Are you looking for creative ways of incorporating art into your homeschool experience? I have always been intimidated to incorporate art into our homeschool in not having a lot of experience and knowledge in this area. To be honest, I have also procratinated on these types of projects, because they seem to be so time consuming and messy. However, regardless of my background or thoughts, kids love art, love creating, and learn so much through creative learning. Using Global Art by Gryphon House was a good way for us to incorporate a bit more art into our school. Stick with me and I will share how we used this resource.
What We Received:
Global Art: Activities, Projects, and Inventions from Around the World by MaryAnn Kohl and Jean Potter is 190 page softcover book that is loaded with art related projects from around the world. The book is organized by the continents of the world. At the beginning of each section there is a brief discussion about the continent and then a bibliography of children’s books that the authors recommend for further reading on the countries on that continent.
Each of the art projects for a given continent identify the country this art medium is used in, a Did You Know? tidbit of knowledge of how the art is part of their culture, a list of materials, and the step by step directions to follow to complete the project.
The authors also use a set of icons at the top of each project that let you know if parental supervision is highly recommended, the art medium being explored, the amount of preparation each project takes, and the difficulty level of the project. This icon system was very helpful in picking out the projects we tried first in being able to gauge according to what materials we had easily accessible, the amount of time to budget for the project, and what age child could do the project without a lot of frustration.
There are several indexes in the back of the book. The first is one by art medium. This allows you to explore how collage, for example, is used in different countries around the world. There is an experience level index which allows a quick reference for projects according to difficulty. If time is of the essence, the Preparation Index is what you would be looking for. There is also a final index that shows all the project organized by the country of origin.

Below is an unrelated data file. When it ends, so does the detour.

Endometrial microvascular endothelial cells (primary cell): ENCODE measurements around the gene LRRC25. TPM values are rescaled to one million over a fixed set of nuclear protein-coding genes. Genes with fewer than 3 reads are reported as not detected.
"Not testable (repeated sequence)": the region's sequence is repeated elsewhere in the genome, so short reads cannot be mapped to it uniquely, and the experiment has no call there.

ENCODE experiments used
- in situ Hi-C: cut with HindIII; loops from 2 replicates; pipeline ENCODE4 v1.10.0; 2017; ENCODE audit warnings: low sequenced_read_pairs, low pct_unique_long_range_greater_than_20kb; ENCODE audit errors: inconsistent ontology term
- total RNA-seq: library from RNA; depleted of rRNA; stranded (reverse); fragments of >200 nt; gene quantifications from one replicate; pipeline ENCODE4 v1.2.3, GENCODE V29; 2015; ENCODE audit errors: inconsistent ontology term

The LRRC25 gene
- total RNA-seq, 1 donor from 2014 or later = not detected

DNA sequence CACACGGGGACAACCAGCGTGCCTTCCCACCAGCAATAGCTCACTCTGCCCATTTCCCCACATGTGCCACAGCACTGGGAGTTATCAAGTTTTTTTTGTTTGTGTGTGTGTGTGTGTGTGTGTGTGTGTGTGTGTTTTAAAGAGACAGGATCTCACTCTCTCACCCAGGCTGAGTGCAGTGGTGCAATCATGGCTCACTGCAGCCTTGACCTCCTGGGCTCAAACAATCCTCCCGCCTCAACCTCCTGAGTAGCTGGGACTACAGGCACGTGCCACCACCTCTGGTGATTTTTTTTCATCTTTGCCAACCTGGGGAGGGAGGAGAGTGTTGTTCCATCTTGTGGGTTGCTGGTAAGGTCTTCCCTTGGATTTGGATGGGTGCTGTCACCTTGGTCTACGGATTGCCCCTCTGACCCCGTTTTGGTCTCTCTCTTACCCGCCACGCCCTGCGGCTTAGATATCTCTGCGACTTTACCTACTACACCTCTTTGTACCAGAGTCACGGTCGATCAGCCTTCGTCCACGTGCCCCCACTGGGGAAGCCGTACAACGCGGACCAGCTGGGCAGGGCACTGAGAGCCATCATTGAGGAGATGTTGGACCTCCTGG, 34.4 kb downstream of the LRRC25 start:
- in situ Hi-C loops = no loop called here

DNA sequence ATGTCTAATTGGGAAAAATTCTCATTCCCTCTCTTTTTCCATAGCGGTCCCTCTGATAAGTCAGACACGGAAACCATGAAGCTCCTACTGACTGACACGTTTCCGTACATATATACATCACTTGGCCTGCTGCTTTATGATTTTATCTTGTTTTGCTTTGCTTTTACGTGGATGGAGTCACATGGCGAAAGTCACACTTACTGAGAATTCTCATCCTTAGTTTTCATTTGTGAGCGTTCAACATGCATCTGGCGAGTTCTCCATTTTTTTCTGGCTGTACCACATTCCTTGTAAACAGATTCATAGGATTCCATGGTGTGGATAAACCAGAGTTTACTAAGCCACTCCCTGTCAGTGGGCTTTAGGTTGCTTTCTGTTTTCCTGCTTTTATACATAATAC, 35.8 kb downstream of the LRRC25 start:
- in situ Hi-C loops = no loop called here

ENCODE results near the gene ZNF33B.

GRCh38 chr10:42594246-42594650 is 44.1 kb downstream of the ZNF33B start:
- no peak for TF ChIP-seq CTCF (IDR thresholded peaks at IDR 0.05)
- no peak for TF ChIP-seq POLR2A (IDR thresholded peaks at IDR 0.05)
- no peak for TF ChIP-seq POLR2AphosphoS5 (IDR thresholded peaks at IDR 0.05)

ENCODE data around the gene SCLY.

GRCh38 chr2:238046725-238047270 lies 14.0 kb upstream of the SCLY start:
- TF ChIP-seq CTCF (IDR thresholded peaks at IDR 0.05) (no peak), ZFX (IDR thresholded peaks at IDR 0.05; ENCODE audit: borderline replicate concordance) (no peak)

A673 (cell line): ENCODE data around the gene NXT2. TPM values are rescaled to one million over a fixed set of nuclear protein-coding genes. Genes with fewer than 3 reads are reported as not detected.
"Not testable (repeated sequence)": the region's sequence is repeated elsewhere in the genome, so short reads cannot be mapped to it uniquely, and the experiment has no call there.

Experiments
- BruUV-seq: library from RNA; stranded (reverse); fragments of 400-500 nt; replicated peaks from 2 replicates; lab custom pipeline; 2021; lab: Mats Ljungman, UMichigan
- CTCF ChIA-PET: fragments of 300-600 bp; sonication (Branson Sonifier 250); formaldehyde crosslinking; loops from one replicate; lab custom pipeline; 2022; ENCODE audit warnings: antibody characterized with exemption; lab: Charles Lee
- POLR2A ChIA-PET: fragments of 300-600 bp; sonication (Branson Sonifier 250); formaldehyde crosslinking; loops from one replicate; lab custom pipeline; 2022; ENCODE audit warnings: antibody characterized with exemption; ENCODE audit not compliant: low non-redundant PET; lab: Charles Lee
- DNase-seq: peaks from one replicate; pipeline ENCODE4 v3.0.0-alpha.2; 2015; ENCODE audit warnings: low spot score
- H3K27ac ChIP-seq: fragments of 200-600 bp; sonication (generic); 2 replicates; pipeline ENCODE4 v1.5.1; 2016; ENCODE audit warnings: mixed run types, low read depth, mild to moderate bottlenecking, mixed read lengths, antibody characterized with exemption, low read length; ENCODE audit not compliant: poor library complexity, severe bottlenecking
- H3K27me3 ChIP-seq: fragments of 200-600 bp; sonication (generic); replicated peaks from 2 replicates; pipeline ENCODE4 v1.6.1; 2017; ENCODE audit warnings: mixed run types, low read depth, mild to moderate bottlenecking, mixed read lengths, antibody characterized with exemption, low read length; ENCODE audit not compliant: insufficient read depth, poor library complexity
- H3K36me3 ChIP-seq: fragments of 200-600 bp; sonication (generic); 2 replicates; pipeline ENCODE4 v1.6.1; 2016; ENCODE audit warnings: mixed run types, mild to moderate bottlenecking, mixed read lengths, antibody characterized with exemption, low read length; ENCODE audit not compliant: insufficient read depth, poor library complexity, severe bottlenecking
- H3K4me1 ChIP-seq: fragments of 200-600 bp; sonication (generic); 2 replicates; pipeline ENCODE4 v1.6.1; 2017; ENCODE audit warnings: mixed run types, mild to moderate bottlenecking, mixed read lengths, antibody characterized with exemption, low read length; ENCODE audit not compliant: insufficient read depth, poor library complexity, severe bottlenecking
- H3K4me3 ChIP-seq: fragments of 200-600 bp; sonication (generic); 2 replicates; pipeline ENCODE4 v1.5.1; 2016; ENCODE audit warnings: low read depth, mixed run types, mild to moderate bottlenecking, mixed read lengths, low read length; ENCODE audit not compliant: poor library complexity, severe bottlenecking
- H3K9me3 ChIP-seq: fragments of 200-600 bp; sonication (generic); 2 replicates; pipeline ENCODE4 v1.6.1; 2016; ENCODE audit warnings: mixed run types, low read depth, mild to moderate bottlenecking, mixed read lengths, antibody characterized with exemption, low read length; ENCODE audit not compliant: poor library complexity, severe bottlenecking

How We are Using Global Art:
Global Art is mainly designed for elementary aged children. We are actually using it with our middle school aged son who is studying World Geography. Geography can be a very dry type of subject to teach and learn unless you are very intentional about taking a creative approach. Our goal is to incorporate art, music, recipes, and videos from the various countries we are studying to help liven up the material so our son gets a real flavor for the people rather than memorizing a sundry of facts that feel meaningless to him. We can’t take a field trip to each country, but want him to have a feel for what he would encounter in going there. We are also incorporating missionary biographies that highlight the lives of missionaries that are serving around the world.
I loved the experience icons at the top of the projects. They allowed me to pick more difficult projects for him to work on since he is a bit older than the typical student that would use this resource. He explored wood burning from West Africa, metal casting from Nigeria, stone mosaics from Israel, Island Maraccas from the Caribbean, and Chamorro mat weaving from Guam.
The projects were pretty much self explanatory for a middle school student. I remained available to help, but many times our son was able to work independently and then proudly share his creations it us.
I really like Global Art as a resource to supplement a geography study or to add a cultural relevance in doing art projects with children. This could be used as a stand-alone art curriculum by adding some of the literature suggestions and doing some mapwork with your children as well.
Global Art retails for $16.95 which makes it an affordable resource to incorporate into your homeschool library.
As always, you don’t have to take my word for it. See what others on the TOS Review Crew have to say.